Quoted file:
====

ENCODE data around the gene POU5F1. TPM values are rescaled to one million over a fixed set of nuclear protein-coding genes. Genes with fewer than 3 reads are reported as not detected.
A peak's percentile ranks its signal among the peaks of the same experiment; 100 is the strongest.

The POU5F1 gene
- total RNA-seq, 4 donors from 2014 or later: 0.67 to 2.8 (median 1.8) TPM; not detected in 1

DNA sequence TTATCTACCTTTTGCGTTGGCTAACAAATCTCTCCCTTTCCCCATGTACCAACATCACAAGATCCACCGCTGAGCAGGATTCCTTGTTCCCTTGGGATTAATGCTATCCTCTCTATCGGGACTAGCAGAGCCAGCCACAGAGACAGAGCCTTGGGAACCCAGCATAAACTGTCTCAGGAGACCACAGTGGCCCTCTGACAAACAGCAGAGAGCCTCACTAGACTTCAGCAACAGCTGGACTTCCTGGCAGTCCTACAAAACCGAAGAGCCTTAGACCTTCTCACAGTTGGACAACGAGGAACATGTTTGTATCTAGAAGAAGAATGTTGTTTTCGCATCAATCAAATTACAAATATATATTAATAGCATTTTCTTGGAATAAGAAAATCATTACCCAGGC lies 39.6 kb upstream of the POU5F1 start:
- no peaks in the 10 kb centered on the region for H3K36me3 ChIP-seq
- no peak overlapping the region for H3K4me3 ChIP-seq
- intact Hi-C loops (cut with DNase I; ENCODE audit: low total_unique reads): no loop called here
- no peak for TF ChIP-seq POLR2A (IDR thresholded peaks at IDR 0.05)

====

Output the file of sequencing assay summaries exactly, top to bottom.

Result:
ENCODE data around the gene POU5F1. TPM values are rescaled to one million over a fixed set of nuclear protein-coding genes. Genes with fewer than 3 reads are reported as not detected.
A peak's percentile ranks its signal among the peaks of the same experiment; 100 is the strongest.

The POU5F1 gene
- total RNA-seq, 4 donors from 2014 or later: 0.67 to 2.8 (median 1.8) TPM; not detected in 1

DNA sequence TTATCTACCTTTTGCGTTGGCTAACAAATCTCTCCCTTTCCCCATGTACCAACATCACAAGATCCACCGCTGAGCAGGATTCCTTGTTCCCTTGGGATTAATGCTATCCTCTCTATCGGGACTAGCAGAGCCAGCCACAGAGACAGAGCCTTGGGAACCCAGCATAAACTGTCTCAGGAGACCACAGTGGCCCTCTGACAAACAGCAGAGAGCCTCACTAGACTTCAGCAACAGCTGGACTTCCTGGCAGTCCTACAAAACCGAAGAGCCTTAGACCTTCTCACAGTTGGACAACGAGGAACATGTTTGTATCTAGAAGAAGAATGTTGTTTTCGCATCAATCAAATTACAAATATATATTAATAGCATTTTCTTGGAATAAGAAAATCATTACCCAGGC lies 39.6 kb upstream of the POU5F1 start:
- no peaks in the 10 kb centered on the region for H3K36me3 ChIP-seq
- no peak overlapping the region for H3K4me3 ChIP-seq
- intact Hi-C loops (cut with DNase I; ENCODE audit: low total_unique reads): no loop called here
- no peak for TF ChIP-seq POLR2A (IDR thresholded peaks at IDR 0.05)